As some of you know, this year I spent 3 months doing an internship with a fashion course at a university in China and I returned to the UK the day before the LC:M festivities began which meant my wardrobe was a tad limited as I didn’t get chance to head home before the shows started. In transit back to the UK, one of my suits had got rather crumpled but luckily I had been blessed with the good fortune of having my first day’s attire kindly gifted to me by the Thomas Farthing London gang. (apart from the shoes) my whole ensemble was from the Thomas Farthing store and what a fun outfit to begin the week with! The inspiration was a Victorian Dandy with cravat, over-sized trilby and the leather stab-proof vest which was created by the Farthing front man, Adam Skyner based off an 1880’s design.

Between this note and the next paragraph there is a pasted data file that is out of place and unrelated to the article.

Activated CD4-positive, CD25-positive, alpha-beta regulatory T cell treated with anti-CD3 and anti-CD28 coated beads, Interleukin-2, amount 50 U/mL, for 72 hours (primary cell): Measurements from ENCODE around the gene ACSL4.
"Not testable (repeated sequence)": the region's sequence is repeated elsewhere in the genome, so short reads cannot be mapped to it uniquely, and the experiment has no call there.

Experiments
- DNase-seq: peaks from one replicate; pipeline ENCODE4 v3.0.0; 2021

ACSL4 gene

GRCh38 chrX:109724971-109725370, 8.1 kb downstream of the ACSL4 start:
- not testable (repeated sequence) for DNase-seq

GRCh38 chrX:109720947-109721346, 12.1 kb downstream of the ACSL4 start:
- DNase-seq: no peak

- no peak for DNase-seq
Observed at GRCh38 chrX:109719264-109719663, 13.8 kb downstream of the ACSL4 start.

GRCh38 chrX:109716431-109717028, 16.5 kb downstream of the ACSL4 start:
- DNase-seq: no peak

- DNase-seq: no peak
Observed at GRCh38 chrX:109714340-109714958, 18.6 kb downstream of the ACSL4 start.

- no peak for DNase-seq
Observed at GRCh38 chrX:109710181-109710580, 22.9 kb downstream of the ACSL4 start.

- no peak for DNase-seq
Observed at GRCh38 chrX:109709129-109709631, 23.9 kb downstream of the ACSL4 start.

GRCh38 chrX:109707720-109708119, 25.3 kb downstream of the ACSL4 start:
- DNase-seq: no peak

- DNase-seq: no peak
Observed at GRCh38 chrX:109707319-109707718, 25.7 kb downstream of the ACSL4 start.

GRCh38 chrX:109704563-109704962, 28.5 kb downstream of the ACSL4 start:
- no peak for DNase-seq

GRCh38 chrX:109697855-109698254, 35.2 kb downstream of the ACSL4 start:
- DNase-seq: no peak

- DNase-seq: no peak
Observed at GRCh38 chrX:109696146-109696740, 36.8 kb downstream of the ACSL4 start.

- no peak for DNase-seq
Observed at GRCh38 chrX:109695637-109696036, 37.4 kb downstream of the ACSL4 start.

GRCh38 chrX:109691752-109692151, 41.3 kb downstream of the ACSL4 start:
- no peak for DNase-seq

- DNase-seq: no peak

My outfit for the day was definitely noticed at LC:M and I think it was a nice fun way to kick off the shows for the week.
A big thank you to all the team at Thomas Farthing London who had me hooked up for the whole of LC:M SS16 with various head wear and accessories. If you’re out and about in Central London, I would strongly recommend checking out the store, they have such a beautiful collection of clothing and accessories for men and women. You can’t miss the giant Penny Farthing bicycle outside the show. 40 Museum Street, London.
Alternatively, you can browse the stock online at https://www.thomasfarthing.co.uk/